Haaretz, Jun 19, 2017

 

IIt was a battered yellow Fiat 500 traveling to the nearby village. The passengers were a father, mother and two small children, all of them terrified. They had good reason to be scared.

[...] And then, as the family was standing aside, trembling with fear, waiting for us to take their car apart, my attention was caught by the little girl. She was probably 5, the same age my youngest son is now. She was pulling her father’s pants leg and trying to tell him something, but he wasn’t listening. He was clearly terrified.

[...] It turned out she needed to pee. She wanted her father to take her to pee, but he was too scared to move or even say anything.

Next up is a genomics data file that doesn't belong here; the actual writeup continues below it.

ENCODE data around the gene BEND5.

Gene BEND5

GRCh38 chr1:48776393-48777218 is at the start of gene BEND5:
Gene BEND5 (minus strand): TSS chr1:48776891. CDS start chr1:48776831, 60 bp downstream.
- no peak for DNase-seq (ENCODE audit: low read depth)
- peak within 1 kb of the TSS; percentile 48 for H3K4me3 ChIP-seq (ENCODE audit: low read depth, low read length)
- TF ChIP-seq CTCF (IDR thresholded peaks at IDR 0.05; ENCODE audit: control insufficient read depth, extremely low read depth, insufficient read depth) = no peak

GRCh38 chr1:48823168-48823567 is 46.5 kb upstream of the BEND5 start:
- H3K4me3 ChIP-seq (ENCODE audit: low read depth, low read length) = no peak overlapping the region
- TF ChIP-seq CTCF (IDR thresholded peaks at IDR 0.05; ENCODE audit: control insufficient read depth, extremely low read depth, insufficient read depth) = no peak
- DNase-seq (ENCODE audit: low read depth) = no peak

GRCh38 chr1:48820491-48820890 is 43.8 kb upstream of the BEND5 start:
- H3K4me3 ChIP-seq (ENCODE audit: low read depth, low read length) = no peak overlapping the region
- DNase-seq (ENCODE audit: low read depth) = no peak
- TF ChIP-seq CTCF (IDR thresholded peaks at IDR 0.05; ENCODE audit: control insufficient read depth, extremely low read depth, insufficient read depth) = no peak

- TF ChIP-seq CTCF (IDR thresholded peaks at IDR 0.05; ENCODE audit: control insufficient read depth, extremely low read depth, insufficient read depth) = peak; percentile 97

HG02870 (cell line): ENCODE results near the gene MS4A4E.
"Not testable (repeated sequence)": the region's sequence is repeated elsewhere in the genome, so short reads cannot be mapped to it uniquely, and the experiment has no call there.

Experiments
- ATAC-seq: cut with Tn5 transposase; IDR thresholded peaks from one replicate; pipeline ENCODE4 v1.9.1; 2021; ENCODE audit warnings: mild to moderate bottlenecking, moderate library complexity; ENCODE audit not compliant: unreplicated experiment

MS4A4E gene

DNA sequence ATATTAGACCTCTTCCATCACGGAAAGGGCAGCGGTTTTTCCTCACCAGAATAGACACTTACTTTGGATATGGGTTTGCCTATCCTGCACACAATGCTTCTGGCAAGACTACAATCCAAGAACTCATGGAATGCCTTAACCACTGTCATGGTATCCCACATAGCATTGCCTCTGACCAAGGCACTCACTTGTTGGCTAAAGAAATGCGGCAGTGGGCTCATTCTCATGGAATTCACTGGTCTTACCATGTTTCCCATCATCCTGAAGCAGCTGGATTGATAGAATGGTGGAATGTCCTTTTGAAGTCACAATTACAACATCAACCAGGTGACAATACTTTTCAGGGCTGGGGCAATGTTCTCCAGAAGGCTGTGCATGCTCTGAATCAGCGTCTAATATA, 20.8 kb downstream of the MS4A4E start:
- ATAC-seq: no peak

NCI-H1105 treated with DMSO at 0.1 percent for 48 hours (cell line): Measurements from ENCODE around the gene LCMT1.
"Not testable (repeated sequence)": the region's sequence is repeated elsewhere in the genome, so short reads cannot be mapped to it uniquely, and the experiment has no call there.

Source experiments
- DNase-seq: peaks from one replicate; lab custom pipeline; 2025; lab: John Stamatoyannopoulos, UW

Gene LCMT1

This was the exact moment when reality bit me hard. For the first time in my adult life as a proud Zionist, reserve officer, one who voted for the left and supported a Palestinian state, I realized that in that place, in that second, the fate of an entire family that was only trying to get home safely was in my hands; that I could show them mercy or the whip. Me.

And I was frightened. Suddenly, I realized the unlimited power I had. There were no checks, no balances, no controls. I could do as I pleased. And even if I couldn’t, that’s certainly what the poor people we’d stopped thought.